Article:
Students do not exist in a vacuum. When they come to study, they also make friends, fall in love, and build their lives. While some will want to do their degree, and use that knowledge to make their futures in their home country, others will want to feel there is an opportunity to make a living in the UK. We know that international students feel immense pressure during their studies to find a job from the moment they start their course – and this is particularly difficult if they are on a one year masters degree. The current immigration system seems to has created a feeling of apathy in terms of participating in the social life at universities. Apart from language barriers and cultural differences, the perception, and perhaps the fact that staying in the UK after graduation is more and more difficult makes international students much less incentive to fully integrate into UK society.

NUS doesn’t just want to see a longer period of time for international students to find a job: we want to see international students having a genuine choice, and for their options to be clearly presented to them. From big corporations to small charities, international students should be able to work wherever they want – provided they are the best candidate for the job.

Q4. What are the top 3 suggestions that you would give universities to face the challenges ahead?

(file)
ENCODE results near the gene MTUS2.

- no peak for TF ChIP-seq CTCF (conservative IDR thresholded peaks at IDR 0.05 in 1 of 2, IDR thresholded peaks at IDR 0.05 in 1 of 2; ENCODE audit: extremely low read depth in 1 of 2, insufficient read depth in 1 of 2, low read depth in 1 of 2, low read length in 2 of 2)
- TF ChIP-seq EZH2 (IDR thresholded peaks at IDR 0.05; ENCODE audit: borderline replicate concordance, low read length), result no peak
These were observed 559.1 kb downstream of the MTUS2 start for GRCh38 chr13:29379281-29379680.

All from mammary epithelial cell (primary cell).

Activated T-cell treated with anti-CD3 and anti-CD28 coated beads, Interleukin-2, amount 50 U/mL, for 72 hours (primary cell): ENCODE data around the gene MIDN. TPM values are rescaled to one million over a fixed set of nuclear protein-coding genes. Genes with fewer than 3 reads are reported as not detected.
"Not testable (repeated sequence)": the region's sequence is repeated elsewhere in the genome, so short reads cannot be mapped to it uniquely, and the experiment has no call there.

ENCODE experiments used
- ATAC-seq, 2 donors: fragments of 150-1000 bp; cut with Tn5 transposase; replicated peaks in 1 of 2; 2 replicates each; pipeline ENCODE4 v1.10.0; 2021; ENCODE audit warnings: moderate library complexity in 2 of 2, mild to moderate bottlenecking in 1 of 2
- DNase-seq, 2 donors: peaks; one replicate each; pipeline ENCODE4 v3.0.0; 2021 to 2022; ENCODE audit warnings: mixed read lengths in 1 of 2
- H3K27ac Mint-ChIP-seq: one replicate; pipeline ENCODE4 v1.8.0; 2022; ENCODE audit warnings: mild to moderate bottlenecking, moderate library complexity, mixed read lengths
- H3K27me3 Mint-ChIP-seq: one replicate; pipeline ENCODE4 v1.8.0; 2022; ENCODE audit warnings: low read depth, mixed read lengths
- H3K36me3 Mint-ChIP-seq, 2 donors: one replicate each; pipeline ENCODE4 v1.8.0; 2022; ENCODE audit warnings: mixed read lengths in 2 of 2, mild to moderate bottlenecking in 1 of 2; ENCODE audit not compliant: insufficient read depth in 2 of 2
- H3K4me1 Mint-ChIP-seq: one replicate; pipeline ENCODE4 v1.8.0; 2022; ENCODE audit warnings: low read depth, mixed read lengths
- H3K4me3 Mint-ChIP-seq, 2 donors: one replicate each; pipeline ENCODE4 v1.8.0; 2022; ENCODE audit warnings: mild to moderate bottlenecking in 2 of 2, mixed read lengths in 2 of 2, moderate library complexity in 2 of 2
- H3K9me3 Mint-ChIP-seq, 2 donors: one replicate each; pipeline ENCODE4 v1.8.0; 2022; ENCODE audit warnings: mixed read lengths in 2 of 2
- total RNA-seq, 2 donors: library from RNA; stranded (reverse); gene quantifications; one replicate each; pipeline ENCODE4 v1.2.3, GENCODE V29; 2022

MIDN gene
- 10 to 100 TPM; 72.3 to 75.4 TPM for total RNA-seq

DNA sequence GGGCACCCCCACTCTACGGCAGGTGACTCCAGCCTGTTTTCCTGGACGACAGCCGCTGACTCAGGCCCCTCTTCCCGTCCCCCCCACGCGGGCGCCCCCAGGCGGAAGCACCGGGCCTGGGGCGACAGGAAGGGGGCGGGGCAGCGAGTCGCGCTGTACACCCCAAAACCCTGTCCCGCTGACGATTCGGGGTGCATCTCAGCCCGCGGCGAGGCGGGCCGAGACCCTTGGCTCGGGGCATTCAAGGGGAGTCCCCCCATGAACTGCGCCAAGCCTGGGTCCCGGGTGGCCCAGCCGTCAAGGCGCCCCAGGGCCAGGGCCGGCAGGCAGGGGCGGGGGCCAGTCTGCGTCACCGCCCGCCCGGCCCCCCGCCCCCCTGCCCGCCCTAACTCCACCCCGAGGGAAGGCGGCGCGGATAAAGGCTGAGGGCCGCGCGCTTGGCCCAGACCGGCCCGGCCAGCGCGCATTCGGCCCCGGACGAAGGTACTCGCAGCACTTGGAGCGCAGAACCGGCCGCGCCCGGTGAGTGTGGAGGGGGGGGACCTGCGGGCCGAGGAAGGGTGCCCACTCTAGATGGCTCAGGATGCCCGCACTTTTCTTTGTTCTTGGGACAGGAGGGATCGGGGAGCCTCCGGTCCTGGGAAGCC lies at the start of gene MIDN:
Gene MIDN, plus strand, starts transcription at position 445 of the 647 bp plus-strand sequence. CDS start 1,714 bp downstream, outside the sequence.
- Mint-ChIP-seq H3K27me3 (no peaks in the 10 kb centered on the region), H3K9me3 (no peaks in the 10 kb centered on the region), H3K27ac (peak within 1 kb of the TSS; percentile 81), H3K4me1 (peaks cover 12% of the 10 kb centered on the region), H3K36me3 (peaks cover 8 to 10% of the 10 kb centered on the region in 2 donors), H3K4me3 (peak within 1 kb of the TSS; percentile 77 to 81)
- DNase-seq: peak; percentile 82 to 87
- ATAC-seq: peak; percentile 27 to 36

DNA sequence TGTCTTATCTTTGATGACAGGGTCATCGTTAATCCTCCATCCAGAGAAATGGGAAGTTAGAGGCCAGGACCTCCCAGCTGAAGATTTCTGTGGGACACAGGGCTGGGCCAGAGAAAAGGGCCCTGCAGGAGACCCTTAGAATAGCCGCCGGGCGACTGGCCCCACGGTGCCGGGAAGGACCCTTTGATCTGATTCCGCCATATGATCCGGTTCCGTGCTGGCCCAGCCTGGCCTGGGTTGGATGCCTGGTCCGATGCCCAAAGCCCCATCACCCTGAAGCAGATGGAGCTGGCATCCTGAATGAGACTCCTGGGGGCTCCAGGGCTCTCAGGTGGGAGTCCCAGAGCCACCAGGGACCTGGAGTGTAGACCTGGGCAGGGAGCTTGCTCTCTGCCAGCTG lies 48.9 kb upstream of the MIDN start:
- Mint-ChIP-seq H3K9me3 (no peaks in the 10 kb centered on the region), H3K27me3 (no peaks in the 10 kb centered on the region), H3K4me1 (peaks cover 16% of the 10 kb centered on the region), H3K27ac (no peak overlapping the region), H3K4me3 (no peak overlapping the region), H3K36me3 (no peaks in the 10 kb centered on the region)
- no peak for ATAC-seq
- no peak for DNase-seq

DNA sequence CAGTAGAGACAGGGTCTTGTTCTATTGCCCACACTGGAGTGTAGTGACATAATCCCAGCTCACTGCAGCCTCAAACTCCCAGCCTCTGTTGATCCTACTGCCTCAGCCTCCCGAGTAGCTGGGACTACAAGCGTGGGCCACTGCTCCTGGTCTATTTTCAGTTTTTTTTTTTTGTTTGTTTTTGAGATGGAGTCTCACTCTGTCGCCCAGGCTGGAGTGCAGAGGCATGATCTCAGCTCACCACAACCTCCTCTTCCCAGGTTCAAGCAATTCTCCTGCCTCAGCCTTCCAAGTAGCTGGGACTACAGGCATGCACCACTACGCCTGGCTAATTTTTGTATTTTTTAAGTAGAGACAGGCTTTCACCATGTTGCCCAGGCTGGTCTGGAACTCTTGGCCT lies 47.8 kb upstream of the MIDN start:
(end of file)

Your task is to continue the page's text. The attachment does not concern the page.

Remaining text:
1) Focus on your campus: Whilst it’s important to think globally, ensuring your institution is as diverse, inclusive, equitable and safe as possible for your international students is vital. Without important services and intercultural understanding, international students won’t truly experience the world leading international education the UK has to offer. This is particularly the case for vulnerable students – such as refugees, asylum seekers and unaccompanied minors. It’s important that there is robust financial and accommodation support for these students, so they are able to study with you.

2) Work collaboratively: international education is one of the few areas where higher education policy makers are relatively united! If we continue to work together, we can effect change, and convince government to make it easier for international students to stay.

3) Stay positive: your students are amazing – and many of your international alumni have gone on to achieve inspirational things around the world. It’s so important that you tell these stories, to demonstrate the value of studying in the UK.

Q5. After celebrating the NUS’ International Students Conference last March, NUS’ position is to push further for an improved immigration system. What are NUS’ short term plans to lobby the Home Office for a more efficient visa process and extended visas post-studies?

NUS worked hard to lobby government through the Migration Advisory Committee (MAC) consultation, and after a disappointing result we wrote an open letter to Sajid Javid, which was co-signed by many people in the sector.

Our next opportunity will be the Immigration White Paper (expected imminently!) and through the international education strategy, which we are looking forward to feeding into.

Finally, we are working with organisations across the sector to put on a series of events for International Students Day (17th November) – including our International Student Leaders Conference. Not only are we empowering students from the grassroots up, we are showcasing how much higher education values them – beyond their fees!

Hear more from Yinbo Yu at the Higher Education Conference 2018. View session details here